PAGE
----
With continued reference to FIG. 3, a precision bearing 310 allows alignment of the platform shaft 307 as it passes through the base plate 302. A sample platform 311 allows placement of a sample coin 312 for optical inspection and characterization. The sample platform 311 is chosen based upon the largest coin size expected. In a specific exemplary embodiment, the sample platform 311 may be approximately 50 mm or less in diameter. The sample platform 311 may contain or be used in conjunction with a self-centering loading and indexing coin handling sub-system (not shown).

The optical sub-system includes an output PiN diode array 313 arranged to capture light scattered in the far-field from either the surface or near-surface of the sample coin 312, depending upon the type of coin being characterized. This characterization feature is described in more detail, below. The output PiN diode array 313 may be arranged to collect scattered light in, for example, a vertical or horizontal orientation. Alternatively, some other solid angle of light may be collected such as a full hemisphere of scattered light.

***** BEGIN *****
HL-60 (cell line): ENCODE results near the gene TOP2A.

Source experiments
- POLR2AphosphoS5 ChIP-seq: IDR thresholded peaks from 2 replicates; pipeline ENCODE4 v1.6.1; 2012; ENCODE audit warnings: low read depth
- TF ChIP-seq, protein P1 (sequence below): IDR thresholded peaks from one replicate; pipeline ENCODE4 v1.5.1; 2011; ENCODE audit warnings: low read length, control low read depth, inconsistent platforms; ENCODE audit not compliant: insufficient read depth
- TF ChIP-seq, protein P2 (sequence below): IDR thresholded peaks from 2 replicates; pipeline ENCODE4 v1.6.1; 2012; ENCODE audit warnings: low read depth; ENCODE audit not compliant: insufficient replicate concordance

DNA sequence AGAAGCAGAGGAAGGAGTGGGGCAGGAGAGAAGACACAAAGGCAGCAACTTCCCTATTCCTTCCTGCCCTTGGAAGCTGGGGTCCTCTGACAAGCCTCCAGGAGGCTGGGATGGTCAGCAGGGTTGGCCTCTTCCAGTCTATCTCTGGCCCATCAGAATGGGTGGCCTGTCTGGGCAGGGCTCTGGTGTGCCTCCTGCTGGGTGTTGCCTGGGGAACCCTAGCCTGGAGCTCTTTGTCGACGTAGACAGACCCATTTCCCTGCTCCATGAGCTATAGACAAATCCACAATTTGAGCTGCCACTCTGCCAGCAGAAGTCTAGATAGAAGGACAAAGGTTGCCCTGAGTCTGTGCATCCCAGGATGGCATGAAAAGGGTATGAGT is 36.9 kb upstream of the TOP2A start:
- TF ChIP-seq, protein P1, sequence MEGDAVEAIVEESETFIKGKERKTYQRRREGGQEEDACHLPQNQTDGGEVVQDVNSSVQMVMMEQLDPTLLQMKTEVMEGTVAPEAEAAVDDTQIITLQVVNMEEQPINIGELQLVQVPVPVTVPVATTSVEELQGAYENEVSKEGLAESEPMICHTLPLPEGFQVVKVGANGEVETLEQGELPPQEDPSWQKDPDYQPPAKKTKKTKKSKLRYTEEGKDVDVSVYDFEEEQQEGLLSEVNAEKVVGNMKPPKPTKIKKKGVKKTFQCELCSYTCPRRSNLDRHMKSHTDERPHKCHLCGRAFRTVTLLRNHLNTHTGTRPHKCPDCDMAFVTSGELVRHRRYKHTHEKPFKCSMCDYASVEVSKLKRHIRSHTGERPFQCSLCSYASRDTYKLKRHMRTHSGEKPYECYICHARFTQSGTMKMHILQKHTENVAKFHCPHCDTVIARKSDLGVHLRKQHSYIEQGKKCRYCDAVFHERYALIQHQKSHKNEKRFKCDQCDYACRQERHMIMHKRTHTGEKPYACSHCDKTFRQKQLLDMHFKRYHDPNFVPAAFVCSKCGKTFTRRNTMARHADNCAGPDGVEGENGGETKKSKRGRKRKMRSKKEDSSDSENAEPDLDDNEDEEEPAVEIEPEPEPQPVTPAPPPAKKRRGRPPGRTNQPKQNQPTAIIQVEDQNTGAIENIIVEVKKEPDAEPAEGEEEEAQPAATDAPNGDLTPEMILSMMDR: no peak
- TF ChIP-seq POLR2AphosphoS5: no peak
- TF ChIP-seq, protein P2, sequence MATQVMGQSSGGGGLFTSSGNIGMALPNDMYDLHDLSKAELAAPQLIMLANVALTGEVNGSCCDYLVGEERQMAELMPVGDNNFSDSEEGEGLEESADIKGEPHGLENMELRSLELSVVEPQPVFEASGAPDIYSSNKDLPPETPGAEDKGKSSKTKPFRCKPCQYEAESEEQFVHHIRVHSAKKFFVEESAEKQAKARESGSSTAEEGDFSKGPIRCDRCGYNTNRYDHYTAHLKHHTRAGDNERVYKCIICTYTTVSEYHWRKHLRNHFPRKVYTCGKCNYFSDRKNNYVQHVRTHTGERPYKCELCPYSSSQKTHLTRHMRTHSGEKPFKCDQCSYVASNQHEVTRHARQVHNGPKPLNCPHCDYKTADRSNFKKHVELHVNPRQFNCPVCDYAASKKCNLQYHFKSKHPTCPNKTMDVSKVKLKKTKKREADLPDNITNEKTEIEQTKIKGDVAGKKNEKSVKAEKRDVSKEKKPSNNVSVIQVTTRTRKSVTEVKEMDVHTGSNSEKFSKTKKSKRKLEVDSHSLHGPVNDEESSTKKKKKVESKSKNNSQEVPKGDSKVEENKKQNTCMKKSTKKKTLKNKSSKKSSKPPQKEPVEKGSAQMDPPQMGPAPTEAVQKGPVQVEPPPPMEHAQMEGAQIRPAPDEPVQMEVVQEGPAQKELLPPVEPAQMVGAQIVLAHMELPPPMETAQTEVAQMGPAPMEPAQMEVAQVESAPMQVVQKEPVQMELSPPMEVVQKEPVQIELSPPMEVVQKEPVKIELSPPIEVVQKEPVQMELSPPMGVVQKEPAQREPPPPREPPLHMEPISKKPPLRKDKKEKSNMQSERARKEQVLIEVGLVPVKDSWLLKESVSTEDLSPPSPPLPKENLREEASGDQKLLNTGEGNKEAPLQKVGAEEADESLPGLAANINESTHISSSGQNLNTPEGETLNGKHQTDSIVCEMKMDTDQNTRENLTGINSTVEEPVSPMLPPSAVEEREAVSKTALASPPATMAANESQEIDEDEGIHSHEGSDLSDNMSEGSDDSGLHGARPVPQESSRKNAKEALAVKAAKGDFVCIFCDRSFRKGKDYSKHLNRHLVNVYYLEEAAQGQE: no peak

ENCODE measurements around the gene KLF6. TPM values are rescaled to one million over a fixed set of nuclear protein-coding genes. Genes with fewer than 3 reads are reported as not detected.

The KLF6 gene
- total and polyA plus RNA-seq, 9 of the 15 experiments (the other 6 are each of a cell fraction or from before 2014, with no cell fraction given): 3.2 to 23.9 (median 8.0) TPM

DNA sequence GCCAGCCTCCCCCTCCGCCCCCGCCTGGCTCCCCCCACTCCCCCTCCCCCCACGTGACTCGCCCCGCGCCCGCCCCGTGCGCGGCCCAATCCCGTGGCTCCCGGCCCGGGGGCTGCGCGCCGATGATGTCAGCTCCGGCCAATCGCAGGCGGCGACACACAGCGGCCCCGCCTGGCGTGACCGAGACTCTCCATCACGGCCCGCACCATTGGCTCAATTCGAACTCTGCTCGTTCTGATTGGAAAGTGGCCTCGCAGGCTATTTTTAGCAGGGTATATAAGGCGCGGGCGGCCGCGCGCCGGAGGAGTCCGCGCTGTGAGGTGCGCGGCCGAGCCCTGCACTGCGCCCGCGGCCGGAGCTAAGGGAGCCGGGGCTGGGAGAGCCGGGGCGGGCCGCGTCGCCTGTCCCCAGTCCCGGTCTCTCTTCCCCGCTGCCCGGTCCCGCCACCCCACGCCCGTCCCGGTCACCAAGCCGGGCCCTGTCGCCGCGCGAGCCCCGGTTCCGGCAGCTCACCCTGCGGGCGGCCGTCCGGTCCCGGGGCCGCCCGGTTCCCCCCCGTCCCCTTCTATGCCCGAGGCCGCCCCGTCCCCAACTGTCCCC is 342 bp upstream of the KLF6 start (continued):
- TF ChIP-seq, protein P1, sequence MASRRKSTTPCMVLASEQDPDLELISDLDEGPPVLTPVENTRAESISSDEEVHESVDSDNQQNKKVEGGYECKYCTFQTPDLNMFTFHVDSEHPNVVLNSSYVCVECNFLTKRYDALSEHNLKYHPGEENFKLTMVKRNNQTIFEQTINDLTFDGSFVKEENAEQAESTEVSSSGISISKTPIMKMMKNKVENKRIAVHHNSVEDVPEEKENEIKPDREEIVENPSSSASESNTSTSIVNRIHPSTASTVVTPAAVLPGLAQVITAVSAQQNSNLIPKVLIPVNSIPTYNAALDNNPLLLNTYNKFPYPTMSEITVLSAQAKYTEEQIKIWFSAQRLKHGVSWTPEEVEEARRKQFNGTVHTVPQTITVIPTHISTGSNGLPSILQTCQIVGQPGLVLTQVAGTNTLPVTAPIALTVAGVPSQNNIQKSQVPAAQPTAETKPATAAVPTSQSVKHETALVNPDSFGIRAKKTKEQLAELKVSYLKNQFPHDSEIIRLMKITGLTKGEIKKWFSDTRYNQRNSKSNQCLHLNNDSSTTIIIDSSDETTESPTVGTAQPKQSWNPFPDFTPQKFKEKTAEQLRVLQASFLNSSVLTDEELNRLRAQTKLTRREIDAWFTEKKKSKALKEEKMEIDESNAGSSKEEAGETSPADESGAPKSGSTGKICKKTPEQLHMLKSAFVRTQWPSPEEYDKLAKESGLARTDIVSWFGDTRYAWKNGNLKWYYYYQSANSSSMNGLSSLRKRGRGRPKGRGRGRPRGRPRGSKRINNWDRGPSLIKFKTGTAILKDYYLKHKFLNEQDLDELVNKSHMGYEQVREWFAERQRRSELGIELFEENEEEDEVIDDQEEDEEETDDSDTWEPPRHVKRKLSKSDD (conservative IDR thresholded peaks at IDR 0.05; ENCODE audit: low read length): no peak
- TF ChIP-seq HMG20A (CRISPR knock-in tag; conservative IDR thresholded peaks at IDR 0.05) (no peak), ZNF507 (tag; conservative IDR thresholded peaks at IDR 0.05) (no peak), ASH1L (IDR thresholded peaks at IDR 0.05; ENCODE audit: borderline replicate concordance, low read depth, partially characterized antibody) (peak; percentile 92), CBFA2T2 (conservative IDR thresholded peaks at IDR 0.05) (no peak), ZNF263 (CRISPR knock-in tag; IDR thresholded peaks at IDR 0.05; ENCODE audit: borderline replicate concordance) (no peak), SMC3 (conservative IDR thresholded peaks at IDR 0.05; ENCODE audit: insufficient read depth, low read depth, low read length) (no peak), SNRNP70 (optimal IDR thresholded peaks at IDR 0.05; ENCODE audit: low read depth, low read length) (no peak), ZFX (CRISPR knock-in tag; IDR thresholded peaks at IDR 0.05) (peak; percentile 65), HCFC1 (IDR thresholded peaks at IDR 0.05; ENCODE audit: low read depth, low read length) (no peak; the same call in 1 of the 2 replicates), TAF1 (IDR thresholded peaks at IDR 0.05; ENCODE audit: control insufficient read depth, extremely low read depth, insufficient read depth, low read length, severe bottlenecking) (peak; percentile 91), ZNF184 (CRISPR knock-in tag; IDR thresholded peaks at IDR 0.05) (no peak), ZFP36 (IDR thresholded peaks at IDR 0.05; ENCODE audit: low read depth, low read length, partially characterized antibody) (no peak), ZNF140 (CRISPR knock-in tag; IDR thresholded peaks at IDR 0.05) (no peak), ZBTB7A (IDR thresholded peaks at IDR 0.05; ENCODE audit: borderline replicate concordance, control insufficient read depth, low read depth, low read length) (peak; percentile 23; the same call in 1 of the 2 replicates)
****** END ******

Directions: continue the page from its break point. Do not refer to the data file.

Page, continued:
The output PiN diode array 313 may contain a variable sized array of only a few or several hundred photodiodes. A particular array size may be selected depending upon a level of resolution required to collect scattering signatures. The output PiN diode array 313 may also be any type of optical detector capable of converting light input into a voltage or current output. A skilled artisan will recognize that other types of light-detecting sensors may be employed either in conjunction with or as a substitute for the output PiN diode array 313. Other types of light-detecting sensors include PN photodiodes, CMOS sensor arrays, or CCD sensor arrays. Additionally, a variety of other types of either multi-segmented or arrayed sensors known in the art may readily be adapted for use in the scattering apparatus 300. Moreover, tri-color imaging sensors may be used to evaluate color and compositional elements of the sample coin 312.

The output PiN diode array 313 may also include an analyzer (not shown) placed between the sample coin 312 and the output PiN diode array 313. The analyzer allows for particular polarization states (e.g., in the form of recorded Stokes parameters) to be considered for the sample coin 312.